Regardless of what Donald Trump Claims, the United States is NOT paying for Europe’s Defense

In 2017, according to the Stockholm International Peace Research Institute Fact Sheet, the United State’s defense budget was $685.9 billion.

“In 2017 the report says the U.K. spent some $55.2 billion on defense, Germany $45.4 billion and France $45.9 billion. But this still pales when compared with the United States’ $685.9 billion in spending.”

But what about the European Union’s (EU) total spending on defense? “The total cumulative spending of the EU member states was 267.4 Billion USD.”

To put that in perspective, here are the next top five countries in the world for defense spending in 2017.

2. The People’s Republic of China – $228 billion
3. Saudi Arabia – $69.4 billion
4. Russia – $66.3 billion
5. India – $63.9 billion
6. France – $57.8 billion

If the European Union (EU) spent $267.4 billion on its defense in 2017, that means they were #2 on the list right behind the United States, and before China.

In addition, EU countries agree to create a European mega-army. “Twenty-three EU countries, including Germany and France, have agreed to integrate their defense forces.”

What will the EU’s combined military look like? The EU possesses 525 nuclear warheads and hosts between 90 and 130 US warheads. Italy hosts 70-90 B61 nuclear bombs, while Germany, Belgium, and the Netherlands have 10-20 each.

The EU has the third largest arsenal of nuclear weapons in the world, after the United States and Russia.

The European Union’s combined active military forces in 2011 totaled 1,551,038 personnel while according to Pew Research, in 2017, 61,710 U.S. troops were deployed in the EU.

Since the U.S. has approximately 1.3 million active-duty troops that means less than five percent of US troops were stationed in Europe.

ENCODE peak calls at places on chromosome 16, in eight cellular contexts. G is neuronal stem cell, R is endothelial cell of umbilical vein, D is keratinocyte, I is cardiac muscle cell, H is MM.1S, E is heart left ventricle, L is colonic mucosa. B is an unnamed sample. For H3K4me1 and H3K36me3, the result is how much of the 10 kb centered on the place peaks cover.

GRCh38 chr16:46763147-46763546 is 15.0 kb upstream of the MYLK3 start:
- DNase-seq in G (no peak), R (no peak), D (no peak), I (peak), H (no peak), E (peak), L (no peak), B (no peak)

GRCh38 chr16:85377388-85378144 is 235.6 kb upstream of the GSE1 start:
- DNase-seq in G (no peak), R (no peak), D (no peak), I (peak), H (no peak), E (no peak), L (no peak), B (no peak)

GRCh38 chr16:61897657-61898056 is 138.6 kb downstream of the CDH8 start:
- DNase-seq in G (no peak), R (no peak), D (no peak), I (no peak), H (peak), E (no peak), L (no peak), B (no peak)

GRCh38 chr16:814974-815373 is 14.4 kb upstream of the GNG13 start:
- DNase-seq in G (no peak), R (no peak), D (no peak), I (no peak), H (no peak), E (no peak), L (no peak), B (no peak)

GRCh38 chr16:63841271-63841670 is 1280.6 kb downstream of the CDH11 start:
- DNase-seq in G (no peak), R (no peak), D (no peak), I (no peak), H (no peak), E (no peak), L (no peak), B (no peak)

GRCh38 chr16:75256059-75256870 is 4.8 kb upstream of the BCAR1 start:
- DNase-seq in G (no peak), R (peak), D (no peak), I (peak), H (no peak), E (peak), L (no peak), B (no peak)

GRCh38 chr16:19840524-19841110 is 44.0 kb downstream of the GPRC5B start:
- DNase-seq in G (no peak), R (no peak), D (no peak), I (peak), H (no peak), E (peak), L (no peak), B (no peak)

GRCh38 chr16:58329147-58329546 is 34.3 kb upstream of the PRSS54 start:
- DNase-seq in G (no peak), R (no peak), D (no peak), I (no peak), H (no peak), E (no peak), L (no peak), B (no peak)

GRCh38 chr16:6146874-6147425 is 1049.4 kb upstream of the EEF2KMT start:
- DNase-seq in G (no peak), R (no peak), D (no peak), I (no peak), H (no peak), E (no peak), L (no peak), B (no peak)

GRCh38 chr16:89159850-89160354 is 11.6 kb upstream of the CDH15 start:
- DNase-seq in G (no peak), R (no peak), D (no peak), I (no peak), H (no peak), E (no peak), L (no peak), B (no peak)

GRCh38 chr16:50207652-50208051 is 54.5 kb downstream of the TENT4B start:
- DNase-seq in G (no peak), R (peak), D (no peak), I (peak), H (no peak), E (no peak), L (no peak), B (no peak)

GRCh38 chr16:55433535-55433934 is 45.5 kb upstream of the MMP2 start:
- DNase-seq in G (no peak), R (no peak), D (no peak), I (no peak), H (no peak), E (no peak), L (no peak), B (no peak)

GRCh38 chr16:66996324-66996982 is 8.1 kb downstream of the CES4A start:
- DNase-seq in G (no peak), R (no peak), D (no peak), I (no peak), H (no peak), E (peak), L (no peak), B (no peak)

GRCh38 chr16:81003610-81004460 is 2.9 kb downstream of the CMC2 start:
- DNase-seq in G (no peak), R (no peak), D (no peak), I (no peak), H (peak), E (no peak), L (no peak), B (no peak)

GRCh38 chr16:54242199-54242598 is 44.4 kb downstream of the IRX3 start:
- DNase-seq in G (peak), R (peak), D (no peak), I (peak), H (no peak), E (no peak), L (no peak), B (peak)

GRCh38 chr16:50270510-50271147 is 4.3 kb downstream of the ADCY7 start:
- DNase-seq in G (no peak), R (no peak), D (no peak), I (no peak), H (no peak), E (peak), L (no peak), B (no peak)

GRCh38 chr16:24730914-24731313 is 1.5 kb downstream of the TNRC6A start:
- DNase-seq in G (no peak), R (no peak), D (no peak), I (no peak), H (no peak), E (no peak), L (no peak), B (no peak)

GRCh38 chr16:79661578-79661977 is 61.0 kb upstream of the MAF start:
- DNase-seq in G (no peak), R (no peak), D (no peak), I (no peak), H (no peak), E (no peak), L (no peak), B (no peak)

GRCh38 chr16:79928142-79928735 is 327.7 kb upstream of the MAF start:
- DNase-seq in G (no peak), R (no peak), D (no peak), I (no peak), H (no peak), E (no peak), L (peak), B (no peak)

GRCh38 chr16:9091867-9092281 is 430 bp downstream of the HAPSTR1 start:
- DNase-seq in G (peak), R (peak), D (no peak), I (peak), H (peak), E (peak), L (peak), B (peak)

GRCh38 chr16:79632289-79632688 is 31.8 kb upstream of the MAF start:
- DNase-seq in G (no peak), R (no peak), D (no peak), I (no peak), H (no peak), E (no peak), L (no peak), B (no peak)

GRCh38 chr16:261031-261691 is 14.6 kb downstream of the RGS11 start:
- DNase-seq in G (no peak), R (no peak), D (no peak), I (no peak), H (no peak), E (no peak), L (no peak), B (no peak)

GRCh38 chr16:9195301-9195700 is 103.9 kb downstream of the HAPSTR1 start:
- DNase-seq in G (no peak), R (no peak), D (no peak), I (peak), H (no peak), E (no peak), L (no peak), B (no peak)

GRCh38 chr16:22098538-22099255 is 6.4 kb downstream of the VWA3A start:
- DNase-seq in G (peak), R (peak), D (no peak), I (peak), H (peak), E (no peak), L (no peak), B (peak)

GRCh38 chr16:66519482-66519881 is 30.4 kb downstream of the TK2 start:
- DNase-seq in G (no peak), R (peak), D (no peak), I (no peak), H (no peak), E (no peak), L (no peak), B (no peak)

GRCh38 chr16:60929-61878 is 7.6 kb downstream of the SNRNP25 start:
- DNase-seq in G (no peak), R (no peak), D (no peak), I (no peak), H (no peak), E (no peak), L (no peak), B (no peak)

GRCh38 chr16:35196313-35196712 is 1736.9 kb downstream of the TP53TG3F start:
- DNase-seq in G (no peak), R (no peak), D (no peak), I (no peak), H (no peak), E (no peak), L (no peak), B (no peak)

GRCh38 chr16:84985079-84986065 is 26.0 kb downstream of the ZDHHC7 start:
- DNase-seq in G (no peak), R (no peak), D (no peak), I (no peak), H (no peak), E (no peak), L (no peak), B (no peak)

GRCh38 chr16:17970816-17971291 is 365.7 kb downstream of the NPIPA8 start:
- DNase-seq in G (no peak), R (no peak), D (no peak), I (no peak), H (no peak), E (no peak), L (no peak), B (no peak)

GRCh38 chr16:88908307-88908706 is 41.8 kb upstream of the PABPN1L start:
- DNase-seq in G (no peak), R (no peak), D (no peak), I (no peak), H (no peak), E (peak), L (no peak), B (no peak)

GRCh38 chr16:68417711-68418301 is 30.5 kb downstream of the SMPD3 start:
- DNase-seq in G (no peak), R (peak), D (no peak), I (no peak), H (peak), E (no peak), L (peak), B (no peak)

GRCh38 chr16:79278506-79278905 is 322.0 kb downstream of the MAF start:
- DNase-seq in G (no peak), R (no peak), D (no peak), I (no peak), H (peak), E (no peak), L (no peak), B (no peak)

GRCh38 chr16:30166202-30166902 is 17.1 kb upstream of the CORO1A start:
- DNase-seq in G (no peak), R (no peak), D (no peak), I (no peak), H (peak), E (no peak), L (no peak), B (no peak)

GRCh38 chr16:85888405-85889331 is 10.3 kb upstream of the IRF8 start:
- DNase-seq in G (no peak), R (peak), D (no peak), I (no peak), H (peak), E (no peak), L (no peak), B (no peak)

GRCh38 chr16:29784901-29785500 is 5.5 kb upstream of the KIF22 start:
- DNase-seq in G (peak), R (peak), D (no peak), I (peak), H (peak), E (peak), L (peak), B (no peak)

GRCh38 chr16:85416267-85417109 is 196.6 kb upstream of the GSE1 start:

In addition, the United States and Russia are NOT the only countries with special forces troops.

The Top 10 Most Elite Special Forces units in the world taken from a list of fifty. Fifteen European countries have Special Forces units on the complete list. Three European countries are listed on the top ten with the British SAS at #1.

These are the TOP TEN:

  1. British SAS
  2. US Navy SEALs
  3. Indonesian Kopassus
  4. Russian Spetznaz
  5. U.S. Delta Force
  6. Indian NSG
  7. U.S. Green Berets
  8. German KSK
  9. Australian Special Air Service Regiment
  10. Polish GROM

Why did Donald Trump lie about the United States paying for Europe’s defense?

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Lloyd Lofthouse is a former U.S. Marine, Vietnam Veteran, retired public school teacher, journalist, and award-winning author.

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Which one is the Dream

Note: This post was written by me from a writing prompt in my Vet Center PTSD peer support group. The Prompt was “Dreams”.

When his daughter told him she wanted to go fishing, he didn’t know if he was dreaming or not. She was supposed to be dead, but he didn’t want her dead.

“How am I going to teach you to fish when I’ve never done it?” he asked. “I don’t own a fishing rod.”

“Look, Dad, I’m not going to be around much longer.” Amie was nine. “Everything the doctors tried has failed. The treatments have been worse than the Leukemia.” She covered her bald head with the spread fingers of both hands. “I hate being bald. I want my hair back. I want to live my final months without the treatment pain, and I want to start by learning how to fish together. Then we can go skydiving or go skiing in South America when it’s summer here.”

“I’ve never skied,” he replied.

“We’ll learn together,” she said and took his hand in both of hers. “This is going to be fun and you’ll have pleasant memories of us doing things together after I’m gone. That’s what I want.”

Warm tears flooded his eyes. He didn’t want to lose her too. He’d already lost his wife to a hit-and-run driver when they’d been out riding bicycles together as a family. He’d witnessed it happen. He’d also seen the car’s license plate before the driver sped off, but he didn’t report that to the police. He wanted to execute the murderer himself, and he knew who’d help him. They were all in the same Marine Corps unit and had been deployed together several times to Iraq and then Afghanistan.

Wait, how could they help him? They’d all been killed in the same ambush in Afghanistan where he’d been taken prisoner by terrorists.

“Don’t go, Dad!” Amie said. “You can’t leave. We have to go fishing again.”